The Fed.R.Evid., effective July 1, 1975, provided the first modern and uniform set of evidence rules for the trial of civil and criminal cases in the federal courts. Rule 702, which governs the admission of expert testimony, does so in terms that do not expressly address reliability:
If scientific, technical, or other specialized knowledge will assist the trier of fact to understand the evidence or to determine a fact in issue, a witness qualified as an expert by knowledge, skill, experience, training, or education, may testify thereto in the form of an opinion or otherwise.
The Advisory Committee on Evidence, appointed by the Supreme Court, formulated the language which Congress adopted as Rule 702. Rule 702 and the accompanying Advisory Committee Note echo McCormick's criticism of Frye. Reliability should depend on relevance rather than the general acceptance of scientific evidence. Fed.R.Evid. 401 defines "relevant evidence" as "evidence having any tendency to make the existence of any fact that is of consequence to the determination of the action more probable or less probable than it would be without the evidence.". Rule 403 provides that relevant evidence "may be excluded if its probative value is substantially outweighed by the danger of unfair prejudice, confusion of the issues, or misleading the jury, or by considerations of undue delay, waste of time, or needless presentation of cumulative evidence." Rule 702 incorporates a relevancy requirement by permitting the introduction of scientific evidence which "will assist the trier of fact to understand the evidence or to determine a fact in issue." Surprisingly, the Advisory Committee Note made no mention of Frye. Instead, the Committee quoted Professor Mason Ladd:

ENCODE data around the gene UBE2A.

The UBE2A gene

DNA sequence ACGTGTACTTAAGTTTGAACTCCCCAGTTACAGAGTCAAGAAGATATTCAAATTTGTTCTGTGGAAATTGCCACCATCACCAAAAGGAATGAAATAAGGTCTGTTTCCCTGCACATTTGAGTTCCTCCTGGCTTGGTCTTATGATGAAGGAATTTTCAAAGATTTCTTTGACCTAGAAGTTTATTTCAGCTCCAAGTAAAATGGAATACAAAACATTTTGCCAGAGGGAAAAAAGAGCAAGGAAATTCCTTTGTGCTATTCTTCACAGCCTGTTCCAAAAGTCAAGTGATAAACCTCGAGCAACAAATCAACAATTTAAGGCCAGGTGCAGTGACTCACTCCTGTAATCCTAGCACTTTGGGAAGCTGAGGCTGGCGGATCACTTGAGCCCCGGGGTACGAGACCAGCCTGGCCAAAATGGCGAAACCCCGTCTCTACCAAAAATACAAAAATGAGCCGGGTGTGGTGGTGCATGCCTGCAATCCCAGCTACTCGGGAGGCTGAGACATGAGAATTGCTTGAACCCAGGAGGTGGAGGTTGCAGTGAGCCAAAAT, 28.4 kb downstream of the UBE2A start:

There is no more certain test for determining when experts may be used than the common sense inquiry whether the untrained layman would be qualified to determine intelligently and to the best possible degree the particular issue without enlightenment fromthose having a specialized understanding of the subject involved in the dispute. Mason Ladd, Expert Testimony, 5 Vand.L.Rev.414 ('52)
Thus, Rule 702 contemplated the admission of expert testimony that was relevant in the sense that such testimony would facilitate an understanding of scientific, technical, or other specialized facts to determine an issue.
Nonetheless, when called on to apply Rule 702, the majority of federal courts continued to utilize Frye. The courts were understandably reluctant to accept the sub silentio overruling of a precedent of Frye's stature, and often incorporated the general acceptance standard into the relevance determination under Rule 702.